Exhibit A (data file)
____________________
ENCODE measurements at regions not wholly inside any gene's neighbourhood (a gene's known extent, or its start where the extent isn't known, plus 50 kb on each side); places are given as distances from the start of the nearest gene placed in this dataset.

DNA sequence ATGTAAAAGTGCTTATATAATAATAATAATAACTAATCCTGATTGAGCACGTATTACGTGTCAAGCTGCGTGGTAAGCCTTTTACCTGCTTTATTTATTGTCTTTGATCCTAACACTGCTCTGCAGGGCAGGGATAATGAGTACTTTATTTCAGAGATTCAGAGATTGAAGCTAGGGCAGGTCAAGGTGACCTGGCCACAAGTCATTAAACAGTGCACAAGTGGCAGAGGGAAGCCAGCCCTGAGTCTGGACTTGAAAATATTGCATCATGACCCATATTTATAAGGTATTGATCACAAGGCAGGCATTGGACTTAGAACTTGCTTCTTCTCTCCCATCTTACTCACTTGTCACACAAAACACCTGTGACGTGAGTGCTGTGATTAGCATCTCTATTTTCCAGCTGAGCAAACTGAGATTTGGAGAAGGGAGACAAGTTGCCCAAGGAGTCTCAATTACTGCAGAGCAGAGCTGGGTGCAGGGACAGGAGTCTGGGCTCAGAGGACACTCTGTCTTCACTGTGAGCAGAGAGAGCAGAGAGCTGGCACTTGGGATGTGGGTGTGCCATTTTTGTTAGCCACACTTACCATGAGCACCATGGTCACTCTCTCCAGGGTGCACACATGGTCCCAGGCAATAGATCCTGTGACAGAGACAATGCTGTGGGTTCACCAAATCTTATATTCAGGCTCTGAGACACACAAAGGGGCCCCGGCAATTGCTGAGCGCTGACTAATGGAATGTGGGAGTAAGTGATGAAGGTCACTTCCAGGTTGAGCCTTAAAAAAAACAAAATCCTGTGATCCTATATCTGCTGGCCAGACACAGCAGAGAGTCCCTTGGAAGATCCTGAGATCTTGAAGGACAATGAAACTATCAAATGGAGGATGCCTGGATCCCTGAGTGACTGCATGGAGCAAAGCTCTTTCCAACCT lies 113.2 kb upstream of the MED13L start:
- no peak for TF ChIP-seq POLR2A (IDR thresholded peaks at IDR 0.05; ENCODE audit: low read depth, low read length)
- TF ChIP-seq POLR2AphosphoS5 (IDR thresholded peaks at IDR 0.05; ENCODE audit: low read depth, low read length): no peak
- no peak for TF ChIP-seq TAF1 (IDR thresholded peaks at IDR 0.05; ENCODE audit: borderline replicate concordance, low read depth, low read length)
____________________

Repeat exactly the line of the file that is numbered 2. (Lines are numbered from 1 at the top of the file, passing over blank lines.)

DNA sequence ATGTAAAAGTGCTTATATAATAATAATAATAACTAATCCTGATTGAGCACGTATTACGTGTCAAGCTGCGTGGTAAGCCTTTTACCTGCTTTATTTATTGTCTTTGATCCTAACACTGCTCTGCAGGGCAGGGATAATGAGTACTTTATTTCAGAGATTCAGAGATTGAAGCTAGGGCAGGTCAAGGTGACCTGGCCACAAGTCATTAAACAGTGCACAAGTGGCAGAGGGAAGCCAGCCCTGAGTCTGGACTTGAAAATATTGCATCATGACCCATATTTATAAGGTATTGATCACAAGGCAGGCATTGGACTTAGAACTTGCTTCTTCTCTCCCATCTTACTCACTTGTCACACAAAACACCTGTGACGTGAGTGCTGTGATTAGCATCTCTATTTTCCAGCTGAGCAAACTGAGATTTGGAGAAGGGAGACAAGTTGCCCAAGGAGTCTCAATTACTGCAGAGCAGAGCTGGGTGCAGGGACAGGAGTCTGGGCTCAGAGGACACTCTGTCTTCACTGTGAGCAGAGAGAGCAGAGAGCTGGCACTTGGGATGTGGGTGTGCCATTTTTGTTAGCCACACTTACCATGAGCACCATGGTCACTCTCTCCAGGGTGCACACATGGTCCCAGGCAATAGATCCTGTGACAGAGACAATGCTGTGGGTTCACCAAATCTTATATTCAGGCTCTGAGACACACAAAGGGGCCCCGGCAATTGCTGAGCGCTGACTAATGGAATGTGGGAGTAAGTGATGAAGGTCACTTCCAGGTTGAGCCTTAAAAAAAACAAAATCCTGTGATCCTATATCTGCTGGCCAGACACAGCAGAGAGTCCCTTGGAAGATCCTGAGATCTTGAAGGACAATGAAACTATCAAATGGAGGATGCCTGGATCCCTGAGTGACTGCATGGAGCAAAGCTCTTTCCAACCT lies 113.2 kb upstream of the MED13L start: